posted by filthy light thief on Jan 12, 2012 - 21 comments

Your No. 2 favorite Christmas tradition

No Nativity scene is complete without the caganer - a figure caught in the act of taking a dump near the manger. (NSFW tag, ahoy!) The figurine (whose name translates as "the shitter") is an addition to the Nativity tableaus in the Catalonia region of Spain. Some interpret the caganer as a reminder that God can arrive on earth at any moment - and he doesn't care if he catches you with your britches down. [more inside]
posted by The demon that lives in the air on Dec 12, 2011 - 64 comments

How Leonard Cohen got his song.

Leonard Cohen's speech from his acceptance of the Prince Of Asturias Award for Letters, whereby he details a moving yet previously untold story about where he received his inspiration. [transcript]
posted by myopicman on Oct 26, 2011 - 11 comments

Surely this..

A new BBC Documentary titled This World: Spain's Stolen Babies alleges that up to three hundred thousand Spanish infants were stolen from their mothers at birth over a fifty year period, and then sold by the Catholic Church through illicit adoption services.
posted by FatherDagon on Oct 17, 2011 - 64 comments

It's a beautiful day to fly or die

The hotel Bali in Spain is a wonderful place to base jump from.
posted by Brandon Blatcher on Oct 16, 2011 - 27 comments

Sleepdrunk Vademecum

Tania Blanco is a modern artist who shares her time in France and Spain. She says of her collection Sleepdrunk Vademecum, "The body is made up of a large set of rounded painting formats. Medical instruments, high precision technology, scientific devices, anatomical models, clandestine laboratories and human representation become the object of study and thought. The bizarre represented objects reflect a mixture of past and future, and an ambiguous clinical atmosphere flows in them. On many of these painted surfaces, a soft cool-cold gradient isolates the represented elements and gives a non-gravitational character to the compositions." [via]
posted by netbros on Sep 11, 2011 - 3 comments

Pretty Trash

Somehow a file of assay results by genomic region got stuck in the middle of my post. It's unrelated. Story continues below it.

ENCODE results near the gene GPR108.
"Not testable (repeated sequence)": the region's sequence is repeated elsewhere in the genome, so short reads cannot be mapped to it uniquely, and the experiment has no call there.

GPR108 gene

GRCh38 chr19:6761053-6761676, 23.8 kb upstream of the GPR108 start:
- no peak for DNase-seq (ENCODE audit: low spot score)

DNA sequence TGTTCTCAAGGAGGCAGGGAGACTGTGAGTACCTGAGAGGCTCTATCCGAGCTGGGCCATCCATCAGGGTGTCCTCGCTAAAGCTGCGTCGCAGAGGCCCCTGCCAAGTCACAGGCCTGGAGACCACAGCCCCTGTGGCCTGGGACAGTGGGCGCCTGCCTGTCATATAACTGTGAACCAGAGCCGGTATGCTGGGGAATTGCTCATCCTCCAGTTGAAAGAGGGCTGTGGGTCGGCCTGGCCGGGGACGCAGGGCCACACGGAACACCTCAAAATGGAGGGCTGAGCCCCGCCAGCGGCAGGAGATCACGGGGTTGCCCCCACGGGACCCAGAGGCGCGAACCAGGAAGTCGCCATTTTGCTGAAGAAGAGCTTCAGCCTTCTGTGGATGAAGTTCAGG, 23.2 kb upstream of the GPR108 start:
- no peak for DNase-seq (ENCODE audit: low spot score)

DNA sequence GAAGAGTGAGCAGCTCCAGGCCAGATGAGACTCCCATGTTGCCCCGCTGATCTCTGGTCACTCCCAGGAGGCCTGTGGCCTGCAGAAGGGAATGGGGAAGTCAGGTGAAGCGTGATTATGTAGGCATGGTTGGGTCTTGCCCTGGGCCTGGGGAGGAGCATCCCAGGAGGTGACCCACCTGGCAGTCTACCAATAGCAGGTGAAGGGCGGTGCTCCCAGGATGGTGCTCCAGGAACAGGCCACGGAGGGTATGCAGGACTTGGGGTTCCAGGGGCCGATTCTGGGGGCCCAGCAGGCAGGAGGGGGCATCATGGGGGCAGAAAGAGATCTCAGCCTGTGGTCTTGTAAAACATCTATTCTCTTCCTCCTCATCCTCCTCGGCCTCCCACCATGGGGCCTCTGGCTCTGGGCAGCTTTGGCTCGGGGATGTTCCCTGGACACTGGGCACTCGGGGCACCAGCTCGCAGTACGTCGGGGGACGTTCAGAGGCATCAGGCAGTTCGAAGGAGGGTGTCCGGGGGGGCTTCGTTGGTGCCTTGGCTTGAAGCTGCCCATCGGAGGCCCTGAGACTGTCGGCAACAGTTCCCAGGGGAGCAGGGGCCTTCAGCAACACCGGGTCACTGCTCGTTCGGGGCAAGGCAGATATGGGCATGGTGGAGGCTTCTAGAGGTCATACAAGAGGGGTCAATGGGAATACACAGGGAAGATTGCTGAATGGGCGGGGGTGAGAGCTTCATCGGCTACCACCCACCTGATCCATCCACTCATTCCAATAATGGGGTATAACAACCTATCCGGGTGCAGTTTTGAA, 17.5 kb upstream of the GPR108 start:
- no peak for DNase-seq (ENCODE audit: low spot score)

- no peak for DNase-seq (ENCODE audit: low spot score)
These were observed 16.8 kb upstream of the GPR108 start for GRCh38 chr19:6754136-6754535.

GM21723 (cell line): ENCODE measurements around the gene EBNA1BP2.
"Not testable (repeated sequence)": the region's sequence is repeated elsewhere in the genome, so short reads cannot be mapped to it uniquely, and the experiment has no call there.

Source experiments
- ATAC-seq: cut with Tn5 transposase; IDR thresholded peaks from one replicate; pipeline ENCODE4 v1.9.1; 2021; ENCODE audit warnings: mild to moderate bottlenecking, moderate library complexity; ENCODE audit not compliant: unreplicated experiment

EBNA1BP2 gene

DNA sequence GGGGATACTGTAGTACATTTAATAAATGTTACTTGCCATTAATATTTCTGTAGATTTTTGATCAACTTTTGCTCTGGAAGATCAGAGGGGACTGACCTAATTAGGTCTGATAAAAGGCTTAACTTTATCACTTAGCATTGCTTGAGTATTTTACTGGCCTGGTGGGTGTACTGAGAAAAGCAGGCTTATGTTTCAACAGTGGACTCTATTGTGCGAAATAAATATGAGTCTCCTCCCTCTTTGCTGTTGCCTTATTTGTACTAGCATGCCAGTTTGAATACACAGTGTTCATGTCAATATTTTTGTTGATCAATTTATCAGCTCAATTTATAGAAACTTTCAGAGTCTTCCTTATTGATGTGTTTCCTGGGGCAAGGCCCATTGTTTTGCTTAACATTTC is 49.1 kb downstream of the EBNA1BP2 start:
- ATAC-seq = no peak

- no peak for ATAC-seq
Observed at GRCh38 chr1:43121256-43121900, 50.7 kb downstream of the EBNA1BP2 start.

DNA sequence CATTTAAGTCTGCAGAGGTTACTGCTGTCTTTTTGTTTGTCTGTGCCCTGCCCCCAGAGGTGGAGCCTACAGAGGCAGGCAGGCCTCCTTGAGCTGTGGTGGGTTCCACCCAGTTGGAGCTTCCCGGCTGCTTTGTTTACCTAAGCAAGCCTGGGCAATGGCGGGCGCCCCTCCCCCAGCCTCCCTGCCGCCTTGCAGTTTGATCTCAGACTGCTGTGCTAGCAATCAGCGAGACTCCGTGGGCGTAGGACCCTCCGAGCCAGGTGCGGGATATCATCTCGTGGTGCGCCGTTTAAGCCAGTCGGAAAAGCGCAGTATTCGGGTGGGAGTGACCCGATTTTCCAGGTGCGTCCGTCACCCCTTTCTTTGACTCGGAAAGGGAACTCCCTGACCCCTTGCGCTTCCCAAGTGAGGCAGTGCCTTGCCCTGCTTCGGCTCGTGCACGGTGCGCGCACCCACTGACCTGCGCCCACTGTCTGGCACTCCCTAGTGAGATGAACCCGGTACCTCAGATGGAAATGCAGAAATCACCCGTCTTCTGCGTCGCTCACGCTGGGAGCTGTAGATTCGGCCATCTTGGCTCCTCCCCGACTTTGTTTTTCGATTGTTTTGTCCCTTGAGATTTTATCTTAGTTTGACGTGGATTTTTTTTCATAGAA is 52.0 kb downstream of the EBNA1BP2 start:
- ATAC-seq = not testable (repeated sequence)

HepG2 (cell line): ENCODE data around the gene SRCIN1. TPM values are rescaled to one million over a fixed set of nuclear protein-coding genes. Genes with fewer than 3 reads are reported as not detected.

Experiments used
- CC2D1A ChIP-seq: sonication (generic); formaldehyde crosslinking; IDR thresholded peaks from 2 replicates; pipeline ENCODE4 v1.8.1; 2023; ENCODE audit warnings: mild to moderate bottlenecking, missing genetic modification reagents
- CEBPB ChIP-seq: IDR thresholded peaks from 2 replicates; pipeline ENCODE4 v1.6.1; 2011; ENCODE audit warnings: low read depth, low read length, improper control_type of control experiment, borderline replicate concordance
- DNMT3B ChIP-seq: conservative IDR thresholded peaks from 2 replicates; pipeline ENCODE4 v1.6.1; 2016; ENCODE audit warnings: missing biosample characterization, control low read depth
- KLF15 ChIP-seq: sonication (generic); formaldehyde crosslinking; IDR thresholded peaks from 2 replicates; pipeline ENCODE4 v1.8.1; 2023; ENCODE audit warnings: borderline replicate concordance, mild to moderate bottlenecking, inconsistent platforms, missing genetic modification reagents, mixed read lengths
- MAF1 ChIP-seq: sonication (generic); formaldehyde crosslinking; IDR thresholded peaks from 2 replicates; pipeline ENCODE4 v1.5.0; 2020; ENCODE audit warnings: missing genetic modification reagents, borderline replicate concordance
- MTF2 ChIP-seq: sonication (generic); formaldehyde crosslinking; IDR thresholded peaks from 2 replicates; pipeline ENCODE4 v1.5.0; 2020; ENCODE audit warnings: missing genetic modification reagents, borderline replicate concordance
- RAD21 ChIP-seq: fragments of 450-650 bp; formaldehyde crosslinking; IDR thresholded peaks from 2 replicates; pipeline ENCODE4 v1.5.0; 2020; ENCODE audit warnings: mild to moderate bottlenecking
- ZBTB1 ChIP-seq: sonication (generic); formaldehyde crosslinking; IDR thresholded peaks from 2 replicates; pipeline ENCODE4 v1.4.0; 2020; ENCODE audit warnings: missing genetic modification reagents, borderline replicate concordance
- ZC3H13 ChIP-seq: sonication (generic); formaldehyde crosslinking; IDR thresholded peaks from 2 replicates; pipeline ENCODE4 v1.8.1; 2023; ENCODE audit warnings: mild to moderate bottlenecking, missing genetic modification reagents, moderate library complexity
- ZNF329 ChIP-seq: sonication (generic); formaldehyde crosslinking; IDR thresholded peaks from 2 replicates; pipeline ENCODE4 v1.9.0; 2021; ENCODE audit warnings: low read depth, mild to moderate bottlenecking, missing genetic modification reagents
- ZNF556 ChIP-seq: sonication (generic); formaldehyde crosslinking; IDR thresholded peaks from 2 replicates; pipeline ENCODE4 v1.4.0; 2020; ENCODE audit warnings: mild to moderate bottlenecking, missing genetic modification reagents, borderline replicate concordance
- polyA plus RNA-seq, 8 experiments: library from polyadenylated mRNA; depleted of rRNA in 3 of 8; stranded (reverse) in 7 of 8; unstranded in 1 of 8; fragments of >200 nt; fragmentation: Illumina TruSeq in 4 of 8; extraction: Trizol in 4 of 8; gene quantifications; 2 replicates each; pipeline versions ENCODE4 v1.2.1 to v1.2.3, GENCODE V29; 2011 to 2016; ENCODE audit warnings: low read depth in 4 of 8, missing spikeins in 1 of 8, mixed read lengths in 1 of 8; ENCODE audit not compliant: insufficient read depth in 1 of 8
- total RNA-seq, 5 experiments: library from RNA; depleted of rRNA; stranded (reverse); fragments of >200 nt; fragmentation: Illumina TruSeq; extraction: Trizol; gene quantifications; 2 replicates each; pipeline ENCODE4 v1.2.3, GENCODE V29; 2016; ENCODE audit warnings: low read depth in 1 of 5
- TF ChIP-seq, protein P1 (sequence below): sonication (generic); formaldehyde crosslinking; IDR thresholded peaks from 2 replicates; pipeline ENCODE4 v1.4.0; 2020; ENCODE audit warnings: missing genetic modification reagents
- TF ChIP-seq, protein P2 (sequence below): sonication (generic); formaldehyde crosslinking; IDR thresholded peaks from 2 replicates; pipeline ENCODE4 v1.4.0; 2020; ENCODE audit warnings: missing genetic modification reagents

"No one would have believed in the last years of the nineteenth century that a rubbish dump being created would, in the space of a century, become a protected area. Yet that is exactly what happened to what has come to be known as Glass Beach, just outside Fort Bragg in California." [more inside]
posted by codacorolla on Sep 1, 2011 - 20 comments

Antoni Gaudí

"Hiroshi Teshigahara's Antonio Gaudi is a spare, astonishing, and haunting documentary on the designs of famed turn of the century Spanish architect, Antonio Gaudi (1852-1926). A profound influence on the Spanish art nouveau movement, Gaudi's sensual adaptation of Gothic, Middle Eastern, and traditional architecture is a truly a unique artistic vision. Teshigahara immerses the viewer into Gaudi's unorthodox vision using lingering takes and mesmerizing panning sequences, accompanied by an equally eclectic soundtrack that vacillates from lyrical symphony to disquieting near silence. The film, largely structured without verbal narrative, unfolds as a figurative mosaic of Gaudi's early influences and nascent vision in the mid 1800's - from an overview of the Catalonian culture, to the contemporary works of other prominent architects, to the medieval art and architecture pervasive in the region." (Janus/Criterion, 1:12, color)
posted by puny human on Aug 3, 2011 - 15 comments

Mata-morose

On July 25th pilgrims arrive at Santiago de Compostela for the holy feast day of St. James. The medieval pilgrimage route has seen a spike in popularity in recent years and has been portrayed in both classic and contemporary film as an introspective journey. However, travelers along the way also pass many reminders of Spain's history of religious conflict such as a monument to Ferregut's final duel, the final resting place of El Sid, and the final battleground of Roland. Images of the saint himself can sometimes be controversial as well.
posted by Winnemac on Jul 24, 2011 - 24 comments